Surjit Patar, born in 1944, achieved a Master's degree from Punjab University, did Ph.D in Punjabi on Elements of Folklore in the Poetry of Guru Nanak Dev and joined the academic profession. He retired as Professor of Punjabi from Punjab Agricultural University, Ludhiana. He is the most prominent of Punjabi poets, who has kept alive the tradition of lyric along with his blank verse and charmed the poetry lovers by his ghazals.
Surjit Patar, who appeared on the Punjabi poetry scene in the 60s, always use to spoke to the audience in an intimate manner about his poetic journey and also the creative process of some of his famous poems. Always attracted to music, Patar started writing poems in his college days at Kapurthala. “The college had a library and I read voraciously. The poets who influenced me in the early days were Bawa Balwant and Harbhajan Singh. Although Shiv Kumar Batalvi was gaining popularity at that time, it was only later that we could assess the merit of his verses. At that time S.S. Misha with his modern tone appealed more to my youthful heart,” he said.
Recalling his poetic journey, Patar said that his verses blossomed in the very creative environment of the 60s at Patiala. “I chose to study in Punjabi University because well known writers and intellectuals like Dalip Kaur Tiwana, Attar Singh and Balwant Singh were associated with it. Outside the campus I came across the avante garde influence of Gurbhagat Singh, Harinder Mehboob, S.S. Noor and Baba Laali,” he said.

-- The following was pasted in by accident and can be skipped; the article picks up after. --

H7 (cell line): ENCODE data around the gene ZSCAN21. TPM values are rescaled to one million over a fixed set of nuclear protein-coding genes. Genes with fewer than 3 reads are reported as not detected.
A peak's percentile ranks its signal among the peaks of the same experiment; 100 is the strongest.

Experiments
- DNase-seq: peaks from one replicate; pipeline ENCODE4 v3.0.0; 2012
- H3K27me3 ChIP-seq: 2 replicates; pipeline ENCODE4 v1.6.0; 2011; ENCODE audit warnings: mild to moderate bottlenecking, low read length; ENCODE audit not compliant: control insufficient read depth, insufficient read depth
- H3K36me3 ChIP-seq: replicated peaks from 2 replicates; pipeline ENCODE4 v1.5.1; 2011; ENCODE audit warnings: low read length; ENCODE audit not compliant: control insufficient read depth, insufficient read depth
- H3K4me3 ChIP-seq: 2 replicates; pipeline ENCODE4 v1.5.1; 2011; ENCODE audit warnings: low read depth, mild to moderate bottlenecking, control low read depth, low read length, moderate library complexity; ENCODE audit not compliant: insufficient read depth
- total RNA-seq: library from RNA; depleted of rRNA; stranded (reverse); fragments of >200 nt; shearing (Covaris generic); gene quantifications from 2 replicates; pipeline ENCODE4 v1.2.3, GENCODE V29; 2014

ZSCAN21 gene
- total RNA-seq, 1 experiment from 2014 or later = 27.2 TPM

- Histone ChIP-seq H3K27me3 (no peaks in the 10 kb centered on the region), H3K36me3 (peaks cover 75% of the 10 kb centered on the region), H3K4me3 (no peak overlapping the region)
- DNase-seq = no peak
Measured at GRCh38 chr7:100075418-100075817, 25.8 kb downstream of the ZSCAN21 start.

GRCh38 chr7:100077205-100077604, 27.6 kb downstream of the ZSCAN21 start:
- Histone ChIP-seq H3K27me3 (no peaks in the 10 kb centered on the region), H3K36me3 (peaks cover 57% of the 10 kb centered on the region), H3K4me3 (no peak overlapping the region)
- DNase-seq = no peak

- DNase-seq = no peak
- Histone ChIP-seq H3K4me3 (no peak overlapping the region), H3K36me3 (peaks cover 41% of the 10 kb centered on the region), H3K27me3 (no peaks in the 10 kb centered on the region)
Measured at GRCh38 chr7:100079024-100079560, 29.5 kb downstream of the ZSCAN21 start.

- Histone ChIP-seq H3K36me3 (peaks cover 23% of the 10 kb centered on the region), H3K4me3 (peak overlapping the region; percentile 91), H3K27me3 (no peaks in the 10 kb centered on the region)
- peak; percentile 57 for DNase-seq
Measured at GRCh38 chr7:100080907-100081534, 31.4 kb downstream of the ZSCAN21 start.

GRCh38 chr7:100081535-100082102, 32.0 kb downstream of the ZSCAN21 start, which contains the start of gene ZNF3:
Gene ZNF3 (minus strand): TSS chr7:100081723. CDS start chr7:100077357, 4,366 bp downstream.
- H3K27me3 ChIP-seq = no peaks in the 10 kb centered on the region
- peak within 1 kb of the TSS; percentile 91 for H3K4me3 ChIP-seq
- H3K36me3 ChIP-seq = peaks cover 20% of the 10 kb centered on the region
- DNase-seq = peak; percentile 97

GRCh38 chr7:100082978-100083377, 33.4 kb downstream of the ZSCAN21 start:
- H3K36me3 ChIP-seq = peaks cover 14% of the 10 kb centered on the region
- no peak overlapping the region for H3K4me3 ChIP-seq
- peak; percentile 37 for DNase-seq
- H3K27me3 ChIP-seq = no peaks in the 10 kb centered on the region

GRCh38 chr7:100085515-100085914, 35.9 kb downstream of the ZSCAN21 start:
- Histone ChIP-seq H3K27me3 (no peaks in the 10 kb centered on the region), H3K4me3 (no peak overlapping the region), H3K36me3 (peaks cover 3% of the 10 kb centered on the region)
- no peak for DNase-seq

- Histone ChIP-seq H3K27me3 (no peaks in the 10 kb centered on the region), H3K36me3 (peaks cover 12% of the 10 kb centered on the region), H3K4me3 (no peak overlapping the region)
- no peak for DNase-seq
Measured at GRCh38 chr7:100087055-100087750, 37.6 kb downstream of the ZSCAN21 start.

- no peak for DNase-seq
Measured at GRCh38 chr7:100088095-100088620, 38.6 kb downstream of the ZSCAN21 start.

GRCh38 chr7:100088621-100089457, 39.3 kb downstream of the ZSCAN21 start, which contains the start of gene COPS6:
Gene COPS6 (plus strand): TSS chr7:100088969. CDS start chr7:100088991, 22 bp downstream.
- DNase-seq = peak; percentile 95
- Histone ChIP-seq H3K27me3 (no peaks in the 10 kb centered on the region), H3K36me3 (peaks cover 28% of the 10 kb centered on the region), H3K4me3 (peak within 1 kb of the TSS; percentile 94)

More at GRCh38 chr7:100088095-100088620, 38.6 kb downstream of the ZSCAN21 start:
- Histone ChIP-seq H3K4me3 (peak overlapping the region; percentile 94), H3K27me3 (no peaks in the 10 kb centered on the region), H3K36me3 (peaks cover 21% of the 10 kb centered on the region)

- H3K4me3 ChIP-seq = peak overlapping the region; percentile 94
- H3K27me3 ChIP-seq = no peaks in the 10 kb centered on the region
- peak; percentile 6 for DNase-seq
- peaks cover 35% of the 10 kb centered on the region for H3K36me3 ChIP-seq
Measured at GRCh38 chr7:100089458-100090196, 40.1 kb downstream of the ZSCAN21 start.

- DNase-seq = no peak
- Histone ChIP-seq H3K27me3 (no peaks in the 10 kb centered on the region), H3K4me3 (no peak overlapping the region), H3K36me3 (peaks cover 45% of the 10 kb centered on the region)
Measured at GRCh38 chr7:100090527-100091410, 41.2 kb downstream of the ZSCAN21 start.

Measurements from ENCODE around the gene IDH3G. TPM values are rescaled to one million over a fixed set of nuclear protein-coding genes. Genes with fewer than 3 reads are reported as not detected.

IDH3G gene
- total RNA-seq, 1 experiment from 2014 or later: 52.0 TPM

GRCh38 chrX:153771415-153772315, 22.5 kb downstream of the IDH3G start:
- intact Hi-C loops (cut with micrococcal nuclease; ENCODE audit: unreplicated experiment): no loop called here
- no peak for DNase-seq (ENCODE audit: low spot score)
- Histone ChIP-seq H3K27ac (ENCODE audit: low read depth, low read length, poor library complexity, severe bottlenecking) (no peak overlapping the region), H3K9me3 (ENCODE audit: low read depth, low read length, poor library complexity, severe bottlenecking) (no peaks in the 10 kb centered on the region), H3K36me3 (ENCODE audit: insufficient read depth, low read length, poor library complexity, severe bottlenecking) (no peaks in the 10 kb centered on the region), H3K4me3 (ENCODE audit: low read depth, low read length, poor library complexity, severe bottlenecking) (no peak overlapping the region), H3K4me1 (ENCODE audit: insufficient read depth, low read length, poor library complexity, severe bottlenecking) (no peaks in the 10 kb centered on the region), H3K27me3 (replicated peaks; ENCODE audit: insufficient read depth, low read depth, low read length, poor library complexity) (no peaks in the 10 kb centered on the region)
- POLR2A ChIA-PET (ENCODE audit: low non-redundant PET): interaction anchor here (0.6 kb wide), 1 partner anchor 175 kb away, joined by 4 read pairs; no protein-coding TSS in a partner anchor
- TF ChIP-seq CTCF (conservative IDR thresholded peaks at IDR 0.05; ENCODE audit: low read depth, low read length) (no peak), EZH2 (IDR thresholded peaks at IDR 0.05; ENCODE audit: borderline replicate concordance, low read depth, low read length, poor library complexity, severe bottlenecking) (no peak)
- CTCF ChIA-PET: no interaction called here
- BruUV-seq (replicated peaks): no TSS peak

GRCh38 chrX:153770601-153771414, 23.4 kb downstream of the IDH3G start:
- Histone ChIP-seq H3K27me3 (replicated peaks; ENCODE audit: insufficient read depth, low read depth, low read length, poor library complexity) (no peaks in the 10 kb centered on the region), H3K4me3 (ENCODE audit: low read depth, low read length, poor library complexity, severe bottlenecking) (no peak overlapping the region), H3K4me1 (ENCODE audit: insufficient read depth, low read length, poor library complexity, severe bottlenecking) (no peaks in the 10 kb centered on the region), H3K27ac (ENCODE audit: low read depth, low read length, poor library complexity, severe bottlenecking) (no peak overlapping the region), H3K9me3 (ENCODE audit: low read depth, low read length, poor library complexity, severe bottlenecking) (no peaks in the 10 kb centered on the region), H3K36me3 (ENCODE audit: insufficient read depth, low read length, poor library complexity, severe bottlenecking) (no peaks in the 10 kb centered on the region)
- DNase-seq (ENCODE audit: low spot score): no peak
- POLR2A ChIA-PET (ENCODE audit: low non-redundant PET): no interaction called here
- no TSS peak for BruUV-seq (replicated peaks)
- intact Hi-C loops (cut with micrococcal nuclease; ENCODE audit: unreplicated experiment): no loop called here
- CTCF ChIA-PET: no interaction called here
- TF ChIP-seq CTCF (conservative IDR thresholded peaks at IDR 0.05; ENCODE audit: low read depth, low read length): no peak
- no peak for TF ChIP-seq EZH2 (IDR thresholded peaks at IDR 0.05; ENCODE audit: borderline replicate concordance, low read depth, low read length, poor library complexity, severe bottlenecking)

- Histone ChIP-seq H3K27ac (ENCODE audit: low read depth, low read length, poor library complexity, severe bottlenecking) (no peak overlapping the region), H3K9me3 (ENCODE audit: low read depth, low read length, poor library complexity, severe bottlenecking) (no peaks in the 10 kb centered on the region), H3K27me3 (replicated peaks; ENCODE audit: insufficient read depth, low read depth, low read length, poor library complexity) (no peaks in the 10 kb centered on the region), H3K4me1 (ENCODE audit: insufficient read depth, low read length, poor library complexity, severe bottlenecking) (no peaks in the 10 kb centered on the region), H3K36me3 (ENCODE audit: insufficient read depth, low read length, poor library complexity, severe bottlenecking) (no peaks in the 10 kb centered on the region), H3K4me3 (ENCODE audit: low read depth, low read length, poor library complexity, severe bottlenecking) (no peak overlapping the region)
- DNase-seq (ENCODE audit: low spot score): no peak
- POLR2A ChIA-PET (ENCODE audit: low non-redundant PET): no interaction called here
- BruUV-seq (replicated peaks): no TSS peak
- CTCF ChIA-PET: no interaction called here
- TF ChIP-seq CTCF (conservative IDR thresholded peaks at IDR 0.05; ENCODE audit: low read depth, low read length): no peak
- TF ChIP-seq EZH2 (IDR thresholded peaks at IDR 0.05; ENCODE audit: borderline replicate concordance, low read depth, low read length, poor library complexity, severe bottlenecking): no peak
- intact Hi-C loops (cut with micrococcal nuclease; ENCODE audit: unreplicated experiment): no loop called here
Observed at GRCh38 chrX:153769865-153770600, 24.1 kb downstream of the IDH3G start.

Talking of his famous poem, ‘Kujh kiha taan hanera jarega kivein’, Patar said he was once passing through the old courts of Ludhiana and he saw the dried up trees in the compound. He felt that these were people who had turned into trees waiting for justice. This and the justice the Naxalites had sought merged into the making of the poem. Referring to yet another well-known poem written during terrorism, he said: “The incident of Hindus being pulled out of a bus and killed perturbed me much. And I thought with horror that if the much-loved Punjabi poet Shiv Kumar had been among them, this would have been his fate too.” Thus he wrote the famous poem:
‘Kal Waris Shah nu wandea si ajj Shiv Kumar di vaari hai
Oh zakham tuhanu bhul vi gaye naveian di hor tiyari hai’
Among his works of poetry are Hawa Vich Likhe Harf (Words written in the Air), Birkh Arz Kar (Thus speaks the Tree), Hanere Vich Sulghdi Varnmala (Words smouldering in the Dark) and Lafzanh Di Dargah (Shrine of Words). He has translated into Punjabi the three tragedies of Garcia Lorca, the play Nag Mandala of Girish Karnad, and poems of Bertolt Brecht and Pablo Neruda. He has also adapted plays from Giradoux, Euripides and Racine. He has written tele-scripts on Punjabi poets from Sheikh Farid of the 13th century to Amrita Pritam of the 20th.
He has held the office of the President, Punjabi Sahit Akademi, Ludhiana. He received the Sahitya Akademi award (1993), for his Hanere vich Sulghdi Varnmala, and Bhartiya Bhasha Parishad Purskar.